Greek Culture in the
Ancient World, Western Heritage.
Literature I: Rome-Early
The course investigates
and traces aesthetic theories in art and music from antiquity to the modern
age, and especially emphasizes familiarity with, and understanding and
enjoyment of, actual artistic and musical productions. In addition, aesthetics
and artistic creativity may be explored as the way in which a specific
epoch addresses its problems and ideals, and expresses the sensibilities
and culture of its people (e.g., the socio-economic conditions of a period,
its achievement in philosophy and literature, and their cross-currents
in art and music).
sequence of topics:
The course can be divided into two sections: the first half could be devoted
to the visual arts, and the second half could examine how theories in art
in one particular period concur with compositional principles in music.
For this, some reference to music theory is necessary. The following scheme
is given here as a general guideline:
- The Classical World:
Principles of classical and post-classical Greek sculpture and architecture.
Sculpture and architecture in the Roman world view.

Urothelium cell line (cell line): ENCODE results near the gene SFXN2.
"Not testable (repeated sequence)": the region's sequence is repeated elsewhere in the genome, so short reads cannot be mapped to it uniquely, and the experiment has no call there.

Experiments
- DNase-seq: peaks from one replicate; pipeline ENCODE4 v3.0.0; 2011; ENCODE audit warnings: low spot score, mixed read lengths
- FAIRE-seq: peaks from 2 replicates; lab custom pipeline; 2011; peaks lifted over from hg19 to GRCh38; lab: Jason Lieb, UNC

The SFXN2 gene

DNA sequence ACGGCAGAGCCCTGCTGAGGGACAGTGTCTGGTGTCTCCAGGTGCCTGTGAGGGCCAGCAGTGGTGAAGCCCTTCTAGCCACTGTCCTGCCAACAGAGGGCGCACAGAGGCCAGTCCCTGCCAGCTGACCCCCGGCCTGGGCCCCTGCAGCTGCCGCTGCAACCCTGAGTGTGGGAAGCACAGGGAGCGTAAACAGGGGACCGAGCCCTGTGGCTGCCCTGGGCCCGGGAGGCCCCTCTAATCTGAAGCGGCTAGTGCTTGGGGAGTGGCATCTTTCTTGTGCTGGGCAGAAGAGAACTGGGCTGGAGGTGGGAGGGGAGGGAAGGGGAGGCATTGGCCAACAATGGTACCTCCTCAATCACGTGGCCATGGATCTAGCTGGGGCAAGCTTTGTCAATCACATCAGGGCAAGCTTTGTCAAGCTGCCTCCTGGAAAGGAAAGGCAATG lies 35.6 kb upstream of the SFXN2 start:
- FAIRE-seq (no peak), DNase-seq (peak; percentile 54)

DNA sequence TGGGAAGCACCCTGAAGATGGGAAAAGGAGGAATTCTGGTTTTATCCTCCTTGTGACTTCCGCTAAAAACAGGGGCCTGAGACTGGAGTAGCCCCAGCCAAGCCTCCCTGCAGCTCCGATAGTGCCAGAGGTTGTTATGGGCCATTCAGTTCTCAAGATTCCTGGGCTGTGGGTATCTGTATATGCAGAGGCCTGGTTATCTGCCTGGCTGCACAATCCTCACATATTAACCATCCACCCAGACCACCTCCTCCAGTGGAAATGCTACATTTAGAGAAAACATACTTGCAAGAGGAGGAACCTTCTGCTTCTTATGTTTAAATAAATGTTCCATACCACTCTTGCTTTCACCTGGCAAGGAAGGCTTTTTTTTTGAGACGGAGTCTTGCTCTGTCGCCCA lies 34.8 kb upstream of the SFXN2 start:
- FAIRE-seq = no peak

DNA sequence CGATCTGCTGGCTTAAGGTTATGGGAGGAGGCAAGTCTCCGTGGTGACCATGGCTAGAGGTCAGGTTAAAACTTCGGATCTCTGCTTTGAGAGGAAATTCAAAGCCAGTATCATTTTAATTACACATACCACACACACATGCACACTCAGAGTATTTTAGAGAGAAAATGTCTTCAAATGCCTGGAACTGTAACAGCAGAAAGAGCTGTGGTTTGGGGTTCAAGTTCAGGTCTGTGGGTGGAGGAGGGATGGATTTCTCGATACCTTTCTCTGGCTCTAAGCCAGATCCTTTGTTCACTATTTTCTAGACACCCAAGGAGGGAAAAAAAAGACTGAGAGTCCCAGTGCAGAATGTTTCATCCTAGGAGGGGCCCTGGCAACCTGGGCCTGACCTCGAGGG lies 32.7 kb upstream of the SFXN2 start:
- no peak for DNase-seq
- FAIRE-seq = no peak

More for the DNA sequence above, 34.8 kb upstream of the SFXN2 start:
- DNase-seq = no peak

- The Middle Ages:
Romanesque architecture and sculpture.
Gothic architecture and sculpture.
Late medieval painting (book illuminations and fresco) and the emerging
concept of space/nature/man.
- Italian and Northern Renaissance:
Principles of perspective and colour (Flémalle, van der Weyden, Grünewald,
Mantegna, Leonardo, Raphael, Michelangelo). Development of sculpture:
Greece/Florentine Renaissance/High (Roman) Renaissance.
- Baroque, Rococco, Neoclassicism:
Principles, theories of color, and themes of Baroque painting within
disparate expressions of provenance and style; hence, examples from:
El Greco, Poussin, Rubens, Caravaggio, Ruisdael, Rembrandt (to be studied
in particular during museum visit), Watteau, David
- Romantic Period:
Principles of Romantic painting (nature/man/imagination) and their interpretation
according to nationality: Germany/England/France
- Impressionism, Post-Impressionism, Expressionism:
The aesthetic-theoretical significance of the suffix "ism" Color: its
new interpretation and the influence of Asia Principles of Chinese and
Japanese painting: nature/man; the medium of ink
- The Emergence of Principles of Music in the West:
The Lutheran hymn
The Elizabethan ayre
- The Formation of Music Theories:
Key notations, dynamics, instruments and equal temperament, the concerto;
case in point: Johann Sebastian Bach.
- The Classical Style:
Principles of the classical style: the classical concerto vis-à-vis
the Baroque concerto; case in point: Wolfgang Amadeus Mozart.
- The Romantic Style and Late Romantic Dissolutions:
Expansion of dynamics, instruments, orchestra, exploration of keys;
case in point: Ludwig van Beethoven; also, Brahms, Berlioz, Debussy,
- The Operatic Tradition (Italian, German, and French)
- Modernism in Music (atonality, etc.)
Schönberg, Busoni, Stravinsky, Bartok, Shostakovich
Dennis J. Sporre, The Creative Impulse (Prentice Hall, 1990).